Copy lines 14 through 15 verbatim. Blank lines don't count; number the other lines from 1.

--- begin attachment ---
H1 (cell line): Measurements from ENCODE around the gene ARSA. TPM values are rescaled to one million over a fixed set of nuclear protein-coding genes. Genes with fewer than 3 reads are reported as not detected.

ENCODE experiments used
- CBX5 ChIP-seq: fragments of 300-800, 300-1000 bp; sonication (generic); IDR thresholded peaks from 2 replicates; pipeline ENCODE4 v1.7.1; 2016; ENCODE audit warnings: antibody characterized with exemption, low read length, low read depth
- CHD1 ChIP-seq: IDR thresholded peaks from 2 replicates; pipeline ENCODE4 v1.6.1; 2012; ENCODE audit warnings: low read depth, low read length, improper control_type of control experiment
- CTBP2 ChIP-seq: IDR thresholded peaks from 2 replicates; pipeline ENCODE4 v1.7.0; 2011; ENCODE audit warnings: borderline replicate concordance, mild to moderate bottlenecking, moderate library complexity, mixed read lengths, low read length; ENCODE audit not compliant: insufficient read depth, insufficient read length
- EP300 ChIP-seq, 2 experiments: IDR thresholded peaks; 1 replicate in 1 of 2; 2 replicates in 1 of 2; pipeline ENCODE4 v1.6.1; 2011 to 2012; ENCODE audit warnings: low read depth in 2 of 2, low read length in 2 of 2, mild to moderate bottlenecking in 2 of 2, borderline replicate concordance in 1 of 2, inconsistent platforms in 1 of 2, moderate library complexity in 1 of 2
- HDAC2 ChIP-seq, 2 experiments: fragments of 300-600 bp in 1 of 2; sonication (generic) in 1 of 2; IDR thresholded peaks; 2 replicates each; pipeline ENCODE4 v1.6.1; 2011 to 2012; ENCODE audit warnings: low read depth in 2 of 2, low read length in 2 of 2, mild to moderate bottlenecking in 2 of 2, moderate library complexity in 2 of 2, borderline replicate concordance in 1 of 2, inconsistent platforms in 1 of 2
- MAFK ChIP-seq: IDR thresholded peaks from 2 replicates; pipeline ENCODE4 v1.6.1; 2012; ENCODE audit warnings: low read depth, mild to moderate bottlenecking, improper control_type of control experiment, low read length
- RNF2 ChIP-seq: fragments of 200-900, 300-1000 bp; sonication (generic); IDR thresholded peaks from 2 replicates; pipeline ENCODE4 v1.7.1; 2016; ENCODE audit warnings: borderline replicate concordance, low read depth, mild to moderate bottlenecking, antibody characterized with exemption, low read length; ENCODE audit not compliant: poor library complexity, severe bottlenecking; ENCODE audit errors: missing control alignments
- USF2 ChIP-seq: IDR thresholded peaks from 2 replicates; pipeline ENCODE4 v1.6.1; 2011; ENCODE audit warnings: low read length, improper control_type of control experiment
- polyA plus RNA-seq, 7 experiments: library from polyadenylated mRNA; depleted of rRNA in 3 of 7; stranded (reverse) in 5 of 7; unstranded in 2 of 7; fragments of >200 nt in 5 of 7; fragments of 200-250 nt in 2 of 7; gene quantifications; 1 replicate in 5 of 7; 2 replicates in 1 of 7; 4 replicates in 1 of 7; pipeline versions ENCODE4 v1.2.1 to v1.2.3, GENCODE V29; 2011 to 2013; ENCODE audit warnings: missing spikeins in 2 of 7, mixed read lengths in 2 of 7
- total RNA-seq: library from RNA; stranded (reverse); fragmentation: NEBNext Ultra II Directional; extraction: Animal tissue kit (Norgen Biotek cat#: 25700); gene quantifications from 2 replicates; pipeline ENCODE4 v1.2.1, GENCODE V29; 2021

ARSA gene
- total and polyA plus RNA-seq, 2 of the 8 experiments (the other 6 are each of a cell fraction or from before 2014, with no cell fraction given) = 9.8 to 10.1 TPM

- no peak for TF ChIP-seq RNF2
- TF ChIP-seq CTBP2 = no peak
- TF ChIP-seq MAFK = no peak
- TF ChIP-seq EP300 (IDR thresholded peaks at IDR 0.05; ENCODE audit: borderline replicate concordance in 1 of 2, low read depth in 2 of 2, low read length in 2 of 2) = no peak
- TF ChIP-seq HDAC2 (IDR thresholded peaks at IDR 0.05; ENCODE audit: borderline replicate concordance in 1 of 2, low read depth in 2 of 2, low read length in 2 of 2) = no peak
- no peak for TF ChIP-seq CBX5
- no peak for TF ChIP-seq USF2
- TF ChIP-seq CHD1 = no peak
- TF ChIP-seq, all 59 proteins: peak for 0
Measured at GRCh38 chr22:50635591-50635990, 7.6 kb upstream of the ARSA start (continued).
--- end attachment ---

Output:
- total and polyA plus RNA-seq, 2 of the 8 experiments (the other 6 are each of a cell fraction or from before 2014, with no cell fraction given) = 9.8 to 10.1 TPM

- no peak for TF ChIP-seq RNF2